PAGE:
Guy Bolton: The Pictures

the-pictures-cover

I received a free physical copy of this book from the publishers in exchange for an honest review.

Hollywood 1939. The year The Wizard of Oz and Gone With The Wind were made. Detective Craine has spent his life working as a studio fixer; whitewashing the misdemeanours and crimes committed by the studio players and stars. But now he’s trying to turn his back on that life following the recent death of his wife as he’s determined to be a better parent to his young son.

But then Craine’s services are called upon one last time. Soon, what should be a straightforward case proves anything but when connections are made between a producer’s suicide and a brutal murder across town. And that’s just the start of the story.

The Pictures is Guy Bolton’s debut novel that is set during Hollywood of 1939. Detective Craine is the detective used by the studios to alter the truth of incidents caused by those starring in their films; using his contacts around the city he convinces newspaper editors, coroners, and other officials to eradicate any mention of something that could give the studios a bad name. However, on this case, he finds it hard to let anything slide, his morals being questioned by a new detective on the scene, Detective Patrick O’Neill.

Initially, I believed this to be a novel that I wouldn’t normally pick up. I am definitely a fan of the Detective novels however, I believe that the era it is set in may have been the reason why I believed this. However, I found this novel, from the get go, to be intriguing and full of mystery. Guy Bolton presents a novel with three different crimes, all of them linked but with no solid evidence as to how. We only know that they are linked by the inquisitiveness of Detective Patrick O’Neill and the way that he digs at Detective Johnathon Craine’s conscience throughout the novel. It is a novel that highlights the truth of such an age and industry, covering up vital clues and information so that the industry does not become affected and so that police divisions easily met their targets. It makes you question the truth about everything that you hear regarding celebrities and the glitz and glamour of their life and how their lives aren’t all that they appear – there might be something lurking in the shadows.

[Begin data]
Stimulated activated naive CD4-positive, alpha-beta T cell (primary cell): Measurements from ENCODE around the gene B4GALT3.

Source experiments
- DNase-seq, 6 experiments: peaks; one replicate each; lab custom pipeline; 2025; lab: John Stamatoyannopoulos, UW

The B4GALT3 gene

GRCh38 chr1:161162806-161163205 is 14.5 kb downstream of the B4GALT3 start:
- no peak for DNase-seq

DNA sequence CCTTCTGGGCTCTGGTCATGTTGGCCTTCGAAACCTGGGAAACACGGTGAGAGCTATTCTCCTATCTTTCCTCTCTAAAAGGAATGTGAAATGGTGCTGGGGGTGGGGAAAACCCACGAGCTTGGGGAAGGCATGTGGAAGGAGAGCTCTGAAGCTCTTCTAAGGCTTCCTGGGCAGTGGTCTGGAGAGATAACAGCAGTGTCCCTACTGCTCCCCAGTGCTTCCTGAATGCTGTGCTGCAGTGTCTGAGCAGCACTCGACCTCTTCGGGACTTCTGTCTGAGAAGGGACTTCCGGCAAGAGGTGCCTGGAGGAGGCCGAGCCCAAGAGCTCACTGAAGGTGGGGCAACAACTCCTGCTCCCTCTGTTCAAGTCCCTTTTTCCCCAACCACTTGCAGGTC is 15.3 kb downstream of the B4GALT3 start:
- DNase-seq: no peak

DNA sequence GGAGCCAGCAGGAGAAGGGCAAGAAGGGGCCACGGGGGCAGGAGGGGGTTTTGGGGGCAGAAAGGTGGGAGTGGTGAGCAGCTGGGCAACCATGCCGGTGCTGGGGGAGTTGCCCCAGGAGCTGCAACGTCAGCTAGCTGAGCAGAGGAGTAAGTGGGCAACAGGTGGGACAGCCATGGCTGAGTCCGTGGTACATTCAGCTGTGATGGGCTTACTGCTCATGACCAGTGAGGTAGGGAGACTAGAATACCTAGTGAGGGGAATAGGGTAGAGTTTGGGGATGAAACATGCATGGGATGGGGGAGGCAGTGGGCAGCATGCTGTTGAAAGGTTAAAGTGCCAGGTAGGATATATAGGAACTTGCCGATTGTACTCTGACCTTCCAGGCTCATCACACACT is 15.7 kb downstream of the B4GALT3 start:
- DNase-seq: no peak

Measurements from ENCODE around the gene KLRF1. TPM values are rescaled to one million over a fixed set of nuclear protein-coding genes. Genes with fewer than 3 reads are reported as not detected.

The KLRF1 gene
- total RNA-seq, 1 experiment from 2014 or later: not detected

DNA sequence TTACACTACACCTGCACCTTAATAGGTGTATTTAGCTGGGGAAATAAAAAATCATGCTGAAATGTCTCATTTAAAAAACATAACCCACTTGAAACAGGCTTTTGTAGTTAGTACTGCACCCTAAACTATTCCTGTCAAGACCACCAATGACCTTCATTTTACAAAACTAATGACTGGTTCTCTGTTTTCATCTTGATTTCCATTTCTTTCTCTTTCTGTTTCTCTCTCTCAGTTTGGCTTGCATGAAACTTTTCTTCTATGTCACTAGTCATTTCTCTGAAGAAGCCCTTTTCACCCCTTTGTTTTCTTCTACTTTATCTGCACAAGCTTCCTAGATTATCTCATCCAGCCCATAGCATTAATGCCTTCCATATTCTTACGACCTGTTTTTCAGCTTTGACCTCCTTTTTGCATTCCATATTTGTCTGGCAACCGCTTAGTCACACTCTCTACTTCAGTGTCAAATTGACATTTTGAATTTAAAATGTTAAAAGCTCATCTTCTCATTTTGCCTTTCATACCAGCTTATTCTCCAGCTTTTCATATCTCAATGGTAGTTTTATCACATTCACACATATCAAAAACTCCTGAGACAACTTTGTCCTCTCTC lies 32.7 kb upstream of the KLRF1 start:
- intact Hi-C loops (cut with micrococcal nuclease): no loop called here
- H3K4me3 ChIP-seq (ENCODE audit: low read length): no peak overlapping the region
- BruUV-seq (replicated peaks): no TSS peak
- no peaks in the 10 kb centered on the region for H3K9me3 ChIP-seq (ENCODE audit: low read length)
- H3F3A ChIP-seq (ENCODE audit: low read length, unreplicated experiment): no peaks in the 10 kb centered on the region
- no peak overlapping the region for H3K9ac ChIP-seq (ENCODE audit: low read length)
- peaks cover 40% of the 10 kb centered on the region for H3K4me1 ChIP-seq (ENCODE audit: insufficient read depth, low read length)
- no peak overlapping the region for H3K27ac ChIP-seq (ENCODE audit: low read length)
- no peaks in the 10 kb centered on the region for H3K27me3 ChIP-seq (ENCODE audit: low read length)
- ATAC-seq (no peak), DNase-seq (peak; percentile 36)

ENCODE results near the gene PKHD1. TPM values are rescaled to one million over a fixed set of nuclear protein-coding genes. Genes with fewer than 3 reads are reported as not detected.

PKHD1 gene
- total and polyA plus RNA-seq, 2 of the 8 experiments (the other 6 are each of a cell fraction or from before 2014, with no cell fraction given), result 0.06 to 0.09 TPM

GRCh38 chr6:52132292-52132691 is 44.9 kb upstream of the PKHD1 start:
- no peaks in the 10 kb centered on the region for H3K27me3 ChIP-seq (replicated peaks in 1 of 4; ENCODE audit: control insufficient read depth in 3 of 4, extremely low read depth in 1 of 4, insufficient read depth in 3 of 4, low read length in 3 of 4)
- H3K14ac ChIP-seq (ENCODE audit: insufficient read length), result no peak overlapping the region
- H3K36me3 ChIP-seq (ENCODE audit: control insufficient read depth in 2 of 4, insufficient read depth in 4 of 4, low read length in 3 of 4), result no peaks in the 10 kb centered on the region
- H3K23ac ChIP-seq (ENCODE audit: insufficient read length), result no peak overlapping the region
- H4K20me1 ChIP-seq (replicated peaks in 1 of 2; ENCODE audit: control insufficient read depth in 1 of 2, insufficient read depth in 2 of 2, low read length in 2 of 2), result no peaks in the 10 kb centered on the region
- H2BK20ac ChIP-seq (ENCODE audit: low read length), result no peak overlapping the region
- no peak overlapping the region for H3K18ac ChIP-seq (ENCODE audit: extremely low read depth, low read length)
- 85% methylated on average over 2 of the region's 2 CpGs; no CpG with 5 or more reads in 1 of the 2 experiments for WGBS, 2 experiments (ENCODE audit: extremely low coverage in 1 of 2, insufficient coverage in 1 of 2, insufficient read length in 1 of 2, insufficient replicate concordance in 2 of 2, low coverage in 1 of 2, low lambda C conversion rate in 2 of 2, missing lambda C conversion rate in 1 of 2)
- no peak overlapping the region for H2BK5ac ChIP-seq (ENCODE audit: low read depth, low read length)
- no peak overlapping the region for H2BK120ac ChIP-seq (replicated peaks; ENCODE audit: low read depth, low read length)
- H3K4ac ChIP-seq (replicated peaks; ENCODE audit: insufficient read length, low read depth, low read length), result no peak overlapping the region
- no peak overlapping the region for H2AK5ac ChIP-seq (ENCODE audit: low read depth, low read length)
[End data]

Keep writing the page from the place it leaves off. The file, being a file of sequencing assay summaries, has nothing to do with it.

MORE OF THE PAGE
Detective Craine, as a character, is one that I found intriguing and not without his flaws. Having been on the force for a long time, he has reached that stage in his career where he has lost the urge to leave no stone unturned. This isn’t helped by the role in which he plays at the studios: being paid off to make these cases look like what they seem as opposed to what they truly are. In the beginning, it is clear that he doesn’t hold many morals regarding these transactions and the position that he is in. However, it is O’Neill that gets to him with his thirst to know the truth and not allow the facts to be skewed, blurred, or thrown away. He wants to do what is right and be an honest Detective, not the scam that everyone else appears to be. It is Craine’s position that makes him so flawed and the fact that he has been in that role for so long. But he does develop, and quite a lot thanks to O’Neill and begins to remember what being a detective is all about which, in turn, allows him to become the father that he has failed to be.

I loved all the twists and turns within the narrative and how they slowly unraveled as more and more information was provided. The pacing was well set and didn’t slow down the progression of the narrative and the strands that led to the investigation progressing were real and legitimate, they did not seem forced or created out of nothing. I also enjoyed the element of verisimilitude with the actors and big names within the industry which added entertainment value in itself making the narrative more interesting and juicy considering the scandals we are presented with. Craine’s emotions throughout felt raw and really helped me to connect with his character. His past is always at the forefront of his mind as his situation is directly linked to events within his own life.

I am hoping that we will get more out of Detective Craine, maybe previous stories leading up to this event. I enjoyed the mystery, scandal, and the overall investigation – it kept me hooked throughout and kept my mind busy at all times.

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